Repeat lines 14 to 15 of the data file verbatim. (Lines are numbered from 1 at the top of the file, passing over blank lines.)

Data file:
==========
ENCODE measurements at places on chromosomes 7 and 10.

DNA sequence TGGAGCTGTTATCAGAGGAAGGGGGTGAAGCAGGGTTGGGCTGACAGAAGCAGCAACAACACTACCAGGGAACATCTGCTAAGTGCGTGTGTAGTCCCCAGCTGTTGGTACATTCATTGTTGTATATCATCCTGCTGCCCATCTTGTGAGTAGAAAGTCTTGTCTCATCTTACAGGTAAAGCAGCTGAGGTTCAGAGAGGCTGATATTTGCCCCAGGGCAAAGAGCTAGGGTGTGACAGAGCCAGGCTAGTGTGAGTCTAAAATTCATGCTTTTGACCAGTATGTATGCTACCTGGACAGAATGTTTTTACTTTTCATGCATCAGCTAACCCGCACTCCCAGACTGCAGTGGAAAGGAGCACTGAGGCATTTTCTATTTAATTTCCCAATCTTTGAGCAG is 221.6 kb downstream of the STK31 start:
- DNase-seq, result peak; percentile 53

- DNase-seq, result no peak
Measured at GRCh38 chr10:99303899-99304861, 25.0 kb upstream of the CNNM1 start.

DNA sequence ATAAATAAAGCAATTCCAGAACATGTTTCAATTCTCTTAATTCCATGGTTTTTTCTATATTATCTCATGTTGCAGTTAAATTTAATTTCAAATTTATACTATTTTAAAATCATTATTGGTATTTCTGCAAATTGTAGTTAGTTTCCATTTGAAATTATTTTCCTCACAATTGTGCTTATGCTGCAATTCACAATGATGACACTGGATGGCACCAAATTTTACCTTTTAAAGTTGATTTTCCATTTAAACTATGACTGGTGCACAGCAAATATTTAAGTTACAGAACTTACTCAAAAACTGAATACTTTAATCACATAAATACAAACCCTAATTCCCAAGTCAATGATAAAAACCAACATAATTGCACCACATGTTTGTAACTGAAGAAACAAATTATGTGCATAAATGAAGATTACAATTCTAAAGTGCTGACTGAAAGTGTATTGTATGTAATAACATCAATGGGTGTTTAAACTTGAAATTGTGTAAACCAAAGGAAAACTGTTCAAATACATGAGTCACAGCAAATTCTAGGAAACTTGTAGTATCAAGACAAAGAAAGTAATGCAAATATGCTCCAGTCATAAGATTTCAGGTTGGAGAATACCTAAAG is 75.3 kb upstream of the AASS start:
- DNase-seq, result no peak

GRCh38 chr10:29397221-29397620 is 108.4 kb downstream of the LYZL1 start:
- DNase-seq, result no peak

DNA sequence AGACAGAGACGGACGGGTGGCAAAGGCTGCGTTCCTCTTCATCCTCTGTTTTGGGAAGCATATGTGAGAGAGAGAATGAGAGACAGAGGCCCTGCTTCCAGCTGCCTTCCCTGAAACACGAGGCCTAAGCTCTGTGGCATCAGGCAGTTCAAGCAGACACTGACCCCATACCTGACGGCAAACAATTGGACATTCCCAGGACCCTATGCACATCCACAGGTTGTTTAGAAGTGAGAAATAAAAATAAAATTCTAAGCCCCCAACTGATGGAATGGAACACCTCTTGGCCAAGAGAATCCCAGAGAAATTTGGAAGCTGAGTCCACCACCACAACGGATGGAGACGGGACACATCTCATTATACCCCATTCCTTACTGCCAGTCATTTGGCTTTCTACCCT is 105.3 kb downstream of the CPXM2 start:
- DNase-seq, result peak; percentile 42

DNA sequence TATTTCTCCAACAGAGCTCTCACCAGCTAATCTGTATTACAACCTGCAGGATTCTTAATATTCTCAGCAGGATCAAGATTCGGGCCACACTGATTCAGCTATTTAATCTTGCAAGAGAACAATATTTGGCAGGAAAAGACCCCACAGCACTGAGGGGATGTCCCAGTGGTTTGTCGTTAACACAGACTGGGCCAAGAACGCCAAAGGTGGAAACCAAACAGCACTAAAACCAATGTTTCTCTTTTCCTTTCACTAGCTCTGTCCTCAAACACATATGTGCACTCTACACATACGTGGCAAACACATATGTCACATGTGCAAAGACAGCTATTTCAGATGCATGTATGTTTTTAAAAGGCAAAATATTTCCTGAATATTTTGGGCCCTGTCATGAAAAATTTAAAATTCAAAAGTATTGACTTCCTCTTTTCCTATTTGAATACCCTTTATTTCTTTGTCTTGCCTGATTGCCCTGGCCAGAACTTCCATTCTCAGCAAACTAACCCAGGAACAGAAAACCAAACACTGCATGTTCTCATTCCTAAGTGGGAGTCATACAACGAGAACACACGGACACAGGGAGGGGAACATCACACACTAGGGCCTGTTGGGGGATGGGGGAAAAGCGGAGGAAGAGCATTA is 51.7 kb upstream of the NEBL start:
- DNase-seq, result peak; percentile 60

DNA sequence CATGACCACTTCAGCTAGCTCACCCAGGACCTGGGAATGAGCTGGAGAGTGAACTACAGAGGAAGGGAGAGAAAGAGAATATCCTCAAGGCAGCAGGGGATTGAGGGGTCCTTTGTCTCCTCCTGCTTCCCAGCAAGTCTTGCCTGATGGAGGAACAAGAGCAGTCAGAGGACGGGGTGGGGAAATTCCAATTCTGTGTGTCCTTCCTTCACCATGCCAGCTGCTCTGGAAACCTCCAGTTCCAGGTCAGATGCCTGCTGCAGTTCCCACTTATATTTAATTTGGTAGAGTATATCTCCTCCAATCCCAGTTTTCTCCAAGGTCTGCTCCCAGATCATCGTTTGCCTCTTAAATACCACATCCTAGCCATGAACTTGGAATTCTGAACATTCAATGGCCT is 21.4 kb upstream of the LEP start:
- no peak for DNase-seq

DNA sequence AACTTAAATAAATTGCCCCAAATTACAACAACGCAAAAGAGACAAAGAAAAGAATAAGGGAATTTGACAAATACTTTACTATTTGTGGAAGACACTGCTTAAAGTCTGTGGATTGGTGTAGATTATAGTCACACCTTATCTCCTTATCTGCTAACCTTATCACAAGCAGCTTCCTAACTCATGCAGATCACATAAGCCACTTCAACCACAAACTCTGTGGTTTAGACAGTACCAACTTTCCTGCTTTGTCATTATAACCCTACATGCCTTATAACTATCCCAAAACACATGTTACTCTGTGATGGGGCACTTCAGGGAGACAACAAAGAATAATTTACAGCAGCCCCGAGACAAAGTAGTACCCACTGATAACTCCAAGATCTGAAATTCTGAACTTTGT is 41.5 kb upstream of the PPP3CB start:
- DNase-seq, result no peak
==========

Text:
DNA sequence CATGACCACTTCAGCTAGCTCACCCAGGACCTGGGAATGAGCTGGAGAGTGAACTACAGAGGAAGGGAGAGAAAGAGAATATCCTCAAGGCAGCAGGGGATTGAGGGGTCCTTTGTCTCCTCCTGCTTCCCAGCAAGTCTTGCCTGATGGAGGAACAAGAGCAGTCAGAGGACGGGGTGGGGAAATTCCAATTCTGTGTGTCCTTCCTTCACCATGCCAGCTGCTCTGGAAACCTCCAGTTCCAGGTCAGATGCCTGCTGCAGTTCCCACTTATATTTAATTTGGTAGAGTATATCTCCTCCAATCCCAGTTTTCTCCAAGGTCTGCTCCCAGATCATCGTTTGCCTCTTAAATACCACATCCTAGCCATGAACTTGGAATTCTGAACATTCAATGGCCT is 21.4 kb upstream of the LEP start:
- no peak for DNase-seq